The Mountain View Community Center in San Diego is one of the city’s roughly 19 projects included in its solar installation portfolio.

The Mountain View Community Center in San Diego is one of the city’s roughly 19 projects included in its solar installation portfolio. Photo by Stephen Whalen.

— With plenty of roofs and an abundance of sunshine, San Diego has been a leader for solar installations.

Yet there might not be enough newly constructed homes to help prevent the saturation of California’s solar retrofit market (the installation of new solar systems on existing homes). That’s according to Cory Welch, founding principal of Lumidyne Consulting LLC, and author of a white paper which points to a downward trend of residential solar installations in the retrofit market.

He estimates that if the situation goes ignored, California’s retrofit solar market could see a 69 percent drop by 2020 from its peak levels in 2016.

Reasons Why

“The retrofit market, with a long product lifetime, will rise, peak and fall. That is inevitable that that will happen,” said Welch. “Solar has a very long lifetime — it’s 25 to 30 years. Product replacement dynamics don’t really come into play for a very long time.”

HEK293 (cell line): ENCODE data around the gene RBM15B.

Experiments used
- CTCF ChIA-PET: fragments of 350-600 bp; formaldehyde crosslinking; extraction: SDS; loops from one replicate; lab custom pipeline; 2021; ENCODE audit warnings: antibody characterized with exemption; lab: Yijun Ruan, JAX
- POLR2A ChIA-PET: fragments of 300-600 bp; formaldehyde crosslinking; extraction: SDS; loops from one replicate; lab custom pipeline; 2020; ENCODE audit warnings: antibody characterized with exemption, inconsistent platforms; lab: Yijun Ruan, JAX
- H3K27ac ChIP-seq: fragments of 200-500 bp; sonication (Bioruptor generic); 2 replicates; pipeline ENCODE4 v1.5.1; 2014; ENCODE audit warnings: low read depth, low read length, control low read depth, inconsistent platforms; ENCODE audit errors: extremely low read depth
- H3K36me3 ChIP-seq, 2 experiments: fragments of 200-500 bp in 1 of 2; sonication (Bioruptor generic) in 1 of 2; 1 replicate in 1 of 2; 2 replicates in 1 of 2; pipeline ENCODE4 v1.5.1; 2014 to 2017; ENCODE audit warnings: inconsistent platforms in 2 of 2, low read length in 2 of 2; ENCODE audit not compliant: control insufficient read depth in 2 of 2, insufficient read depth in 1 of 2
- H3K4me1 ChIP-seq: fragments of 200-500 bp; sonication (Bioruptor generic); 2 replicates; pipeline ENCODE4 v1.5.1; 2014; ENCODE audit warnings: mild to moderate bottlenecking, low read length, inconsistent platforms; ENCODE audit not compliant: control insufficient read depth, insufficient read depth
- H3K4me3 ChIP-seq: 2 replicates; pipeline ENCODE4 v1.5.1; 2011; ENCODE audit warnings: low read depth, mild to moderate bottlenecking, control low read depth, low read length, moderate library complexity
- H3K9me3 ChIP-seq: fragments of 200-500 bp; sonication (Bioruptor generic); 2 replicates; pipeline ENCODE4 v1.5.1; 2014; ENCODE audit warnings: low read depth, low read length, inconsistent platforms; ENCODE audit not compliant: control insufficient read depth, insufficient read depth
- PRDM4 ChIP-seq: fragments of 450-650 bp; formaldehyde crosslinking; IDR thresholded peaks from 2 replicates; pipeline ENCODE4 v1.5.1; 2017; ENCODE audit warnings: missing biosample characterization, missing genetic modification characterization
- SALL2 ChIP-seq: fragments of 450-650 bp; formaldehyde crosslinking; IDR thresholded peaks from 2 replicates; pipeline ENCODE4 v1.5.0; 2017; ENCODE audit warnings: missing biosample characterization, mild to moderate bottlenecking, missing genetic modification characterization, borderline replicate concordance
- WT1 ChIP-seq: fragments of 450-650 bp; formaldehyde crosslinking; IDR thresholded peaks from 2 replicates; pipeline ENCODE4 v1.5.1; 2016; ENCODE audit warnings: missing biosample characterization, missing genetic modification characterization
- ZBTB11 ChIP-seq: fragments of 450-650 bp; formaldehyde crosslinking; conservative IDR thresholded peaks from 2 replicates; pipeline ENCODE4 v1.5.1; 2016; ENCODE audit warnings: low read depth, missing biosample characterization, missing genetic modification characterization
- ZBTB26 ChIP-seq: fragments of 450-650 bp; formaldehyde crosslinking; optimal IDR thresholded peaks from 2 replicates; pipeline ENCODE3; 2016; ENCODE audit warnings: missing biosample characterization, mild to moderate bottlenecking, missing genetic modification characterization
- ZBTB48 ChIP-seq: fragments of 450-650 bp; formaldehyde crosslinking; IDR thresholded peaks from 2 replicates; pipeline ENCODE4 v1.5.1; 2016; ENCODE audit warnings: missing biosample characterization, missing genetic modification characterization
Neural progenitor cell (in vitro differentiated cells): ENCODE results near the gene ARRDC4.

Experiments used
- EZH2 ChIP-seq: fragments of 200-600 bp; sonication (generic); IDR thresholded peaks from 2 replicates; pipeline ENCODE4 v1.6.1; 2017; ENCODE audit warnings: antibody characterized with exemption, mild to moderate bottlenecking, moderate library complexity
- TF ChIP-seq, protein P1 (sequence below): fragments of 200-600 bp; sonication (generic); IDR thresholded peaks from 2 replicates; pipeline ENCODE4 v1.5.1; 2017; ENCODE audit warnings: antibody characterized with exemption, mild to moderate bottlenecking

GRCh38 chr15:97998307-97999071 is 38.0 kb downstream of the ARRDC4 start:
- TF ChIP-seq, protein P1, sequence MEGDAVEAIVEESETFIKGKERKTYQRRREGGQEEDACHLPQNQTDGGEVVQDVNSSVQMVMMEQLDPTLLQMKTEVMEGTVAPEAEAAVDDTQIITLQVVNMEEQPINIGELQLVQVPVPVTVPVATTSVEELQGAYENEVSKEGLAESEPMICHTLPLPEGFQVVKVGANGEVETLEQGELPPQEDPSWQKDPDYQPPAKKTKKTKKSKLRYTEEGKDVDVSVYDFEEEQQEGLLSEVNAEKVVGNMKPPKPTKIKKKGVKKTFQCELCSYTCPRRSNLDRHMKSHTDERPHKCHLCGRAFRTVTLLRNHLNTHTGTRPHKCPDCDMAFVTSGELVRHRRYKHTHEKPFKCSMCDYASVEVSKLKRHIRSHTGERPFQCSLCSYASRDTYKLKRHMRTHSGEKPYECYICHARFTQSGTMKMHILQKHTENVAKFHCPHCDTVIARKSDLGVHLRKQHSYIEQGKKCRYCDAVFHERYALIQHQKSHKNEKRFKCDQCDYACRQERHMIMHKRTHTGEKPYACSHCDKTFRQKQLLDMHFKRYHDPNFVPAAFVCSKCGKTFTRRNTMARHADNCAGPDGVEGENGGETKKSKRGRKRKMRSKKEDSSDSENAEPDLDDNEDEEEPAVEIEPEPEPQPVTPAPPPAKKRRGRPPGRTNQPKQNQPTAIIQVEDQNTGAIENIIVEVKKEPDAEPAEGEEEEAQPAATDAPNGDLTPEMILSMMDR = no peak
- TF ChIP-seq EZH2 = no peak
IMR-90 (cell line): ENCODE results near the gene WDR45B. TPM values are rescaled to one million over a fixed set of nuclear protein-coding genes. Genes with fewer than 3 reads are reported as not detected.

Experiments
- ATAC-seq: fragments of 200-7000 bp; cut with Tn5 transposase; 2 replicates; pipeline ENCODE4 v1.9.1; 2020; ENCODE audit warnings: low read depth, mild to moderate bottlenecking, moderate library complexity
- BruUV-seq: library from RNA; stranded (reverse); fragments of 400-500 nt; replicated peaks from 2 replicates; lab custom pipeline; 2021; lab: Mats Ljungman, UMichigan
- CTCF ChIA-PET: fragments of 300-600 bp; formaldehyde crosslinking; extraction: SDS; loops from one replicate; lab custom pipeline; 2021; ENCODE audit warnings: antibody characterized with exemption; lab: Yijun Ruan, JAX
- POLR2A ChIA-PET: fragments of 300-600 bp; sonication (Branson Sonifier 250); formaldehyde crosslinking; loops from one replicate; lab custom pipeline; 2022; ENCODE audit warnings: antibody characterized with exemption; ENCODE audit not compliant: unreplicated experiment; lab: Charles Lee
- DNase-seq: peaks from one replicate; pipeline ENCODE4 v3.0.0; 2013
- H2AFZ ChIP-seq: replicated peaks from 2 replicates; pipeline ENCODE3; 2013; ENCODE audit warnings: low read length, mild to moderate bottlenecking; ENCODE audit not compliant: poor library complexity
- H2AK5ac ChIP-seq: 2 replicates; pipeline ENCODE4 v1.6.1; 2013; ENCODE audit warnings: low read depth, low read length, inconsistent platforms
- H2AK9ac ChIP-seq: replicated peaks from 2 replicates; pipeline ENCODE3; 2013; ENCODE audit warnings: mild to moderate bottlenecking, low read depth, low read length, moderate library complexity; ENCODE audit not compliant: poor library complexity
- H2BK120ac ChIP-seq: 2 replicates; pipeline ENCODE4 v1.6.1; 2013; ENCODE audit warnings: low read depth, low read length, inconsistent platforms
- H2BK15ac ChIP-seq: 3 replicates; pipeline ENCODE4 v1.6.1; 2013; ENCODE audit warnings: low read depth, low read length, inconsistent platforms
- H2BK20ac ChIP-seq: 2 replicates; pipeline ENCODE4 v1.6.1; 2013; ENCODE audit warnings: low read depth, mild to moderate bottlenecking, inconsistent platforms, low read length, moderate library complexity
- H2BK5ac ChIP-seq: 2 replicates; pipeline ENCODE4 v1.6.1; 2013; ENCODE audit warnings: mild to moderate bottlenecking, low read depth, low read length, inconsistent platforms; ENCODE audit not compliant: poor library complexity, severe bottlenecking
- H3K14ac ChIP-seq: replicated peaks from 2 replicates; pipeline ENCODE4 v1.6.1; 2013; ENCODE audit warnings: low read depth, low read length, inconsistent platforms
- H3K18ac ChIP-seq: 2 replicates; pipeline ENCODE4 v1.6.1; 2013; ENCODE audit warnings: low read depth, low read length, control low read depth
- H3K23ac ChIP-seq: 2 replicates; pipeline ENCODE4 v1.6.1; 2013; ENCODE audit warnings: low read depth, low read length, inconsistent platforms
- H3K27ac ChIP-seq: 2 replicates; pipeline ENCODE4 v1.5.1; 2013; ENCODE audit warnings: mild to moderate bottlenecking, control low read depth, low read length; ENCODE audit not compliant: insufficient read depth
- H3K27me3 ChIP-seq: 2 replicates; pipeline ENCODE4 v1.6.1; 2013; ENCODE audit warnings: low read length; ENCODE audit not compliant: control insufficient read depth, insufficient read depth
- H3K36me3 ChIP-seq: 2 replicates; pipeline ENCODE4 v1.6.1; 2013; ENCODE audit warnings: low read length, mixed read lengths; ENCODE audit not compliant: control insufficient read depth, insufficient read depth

Another possible reason, according to Mark Jacobson, professor of civil and environmental engineering at Stanford University, senior fellow at the Precourt Institute for Energy and at the Woods Institute for the Environment, isn’t costs associated with solar but a lack of consumer education.

“Because the costs have come down, and there is still a 30 percent tax credit at the federal level...There’s no reason somebody wouldn’t want to do it,” Jacobson said. “It’s just a lot of people aren’t aware. Once people are educated about what the benefits are in terms of their long-term cost savings and the environmental savings, then they would just go ahead and do it.”

Benjamin Airth, senior specialist at the Center for Sustainable Energy, said the current solar industry is predicated on existing homes, essentially, retrofit projects, and that solar companies don’t necessarily need to change their business models.

Based on the adoption rates of solar, dating back to the late-1990s, Airth said that if you’re looking at the curve of where we’re at, “we’re still making our way up to the top of that curve.”

He said that was significant because that means solar has been diffused among middle-income, single-family homes in California.

“Obviously there’s a lot of homes out there that don’t have solar on it. The fact that you can drive to any neighborhood and see a lot of solar is a very good sign,” he said.


The solution to prevent the potential saturation of the solar retrofit market, Welch said, is to ramp up the new housing construction market.